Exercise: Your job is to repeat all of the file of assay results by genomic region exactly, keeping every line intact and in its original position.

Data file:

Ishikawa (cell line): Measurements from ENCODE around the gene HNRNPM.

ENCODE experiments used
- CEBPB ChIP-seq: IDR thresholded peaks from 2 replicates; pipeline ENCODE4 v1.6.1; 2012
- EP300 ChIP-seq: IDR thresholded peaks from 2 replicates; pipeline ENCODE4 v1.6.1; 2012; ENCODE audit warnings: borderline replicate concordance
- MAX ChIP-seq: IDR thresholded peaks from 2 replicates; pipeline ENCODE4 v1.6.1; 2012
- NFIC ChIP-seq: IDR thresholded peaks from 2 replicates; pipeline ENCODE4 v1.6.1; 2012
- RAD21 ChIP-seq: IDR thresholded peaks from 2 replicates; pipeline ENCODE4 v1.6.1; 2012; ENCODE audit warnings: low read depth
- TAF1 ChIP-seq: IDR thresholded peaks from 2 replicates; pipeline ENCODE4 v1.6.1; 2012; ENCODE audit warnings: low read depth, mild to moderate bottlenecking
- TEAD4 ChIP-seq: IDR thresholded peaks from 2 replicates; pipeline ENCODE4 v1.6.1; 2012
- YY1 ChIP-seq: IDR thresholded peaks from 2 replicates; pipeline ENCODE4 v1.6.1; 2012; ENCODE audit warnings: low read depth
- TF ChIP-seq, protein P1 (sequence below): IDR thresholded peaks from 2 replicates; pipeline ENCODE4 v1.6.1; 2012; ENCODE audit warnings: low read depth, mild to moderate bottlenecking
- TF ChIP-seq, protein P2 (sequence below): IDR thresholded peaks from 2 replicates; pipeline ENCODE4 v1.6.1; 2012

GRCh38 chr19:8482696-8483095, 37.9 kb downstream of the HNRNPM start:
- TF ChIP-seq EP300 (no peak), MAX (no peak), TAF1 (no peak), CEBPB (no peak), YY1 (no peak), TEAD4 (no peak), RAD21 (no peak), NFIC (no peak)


Ishikawa (cell line): Measurements from ENCODE around the gene HNRNPM.

ENCODE experiments used
- CEBPB ChIP-seq: IDR thresholded peaks from 2 replicates; pipeline ENCODE4 v1.6.1; 2012
- EP300 ChIP-seq: IDR thresholded peaks from 2 replicates; pipeline ENCODE4 v1.6.1; 2012; ENCODE audit warnings: borderline replicate concordance
- MAX ChIP-seq: IDR thresholded peaks from 2 replicates; pipeline ENCODE4 v1.6.1; 2012
- NFIC ChIP-seq: IDR thresholded peaks from 2 replicates; pipeline ENCODE4 v1.6.1; 2012
- RAD21 ChIP-seq: IDR thresholded peaks from 2 replicates; pipeline ENCODE4 v1.6.1; 2012; ENCODE audit warnings: low read depth
- TAF1 ChIP-seq: IDR thresholded peaks from 2 replicates; pipeline ENCODE4 v1.6.1; 2012; ENCODE audit warnings: low read depth, mild to moderate bottlenecking
- TEAD4 ChIP-seq: IDR thresholded peaks from 2 replicates; pipeline ENCODE4 v1.6.1; 2012
- YY1 ChIP-seq: IDR thresholded peaks from 2 replicates; pipeline ENCODE4 v1.6.1; 2012; ENCODE audit warnings: low read depth
- TF ChIP-seq, protein P1 (sequence below): IDR thresholded peaks from 2 replicates; pipeline ENCODE4 v1.6.1; 2012; ENCODE audit warnings: low read depth, mild to moderate bottlenecking
- TF ChIP-seq, protein P2 (sequence below): IDR thresholded peaks from 2 replicates; pipeline ENCODE4 v1.6.1; 2012

GRCh38 chr19:8482696-8483095, 37.9 kb downstream of the HNRNPM start:
- TF ChIP-seq EP300 (no peak), MAX (no peak), TAF1 (no peak), CEBPB (no peak), YY1 (no peak), TEAD4 (no peak), RAD21 (no peak), NFIC (no peak)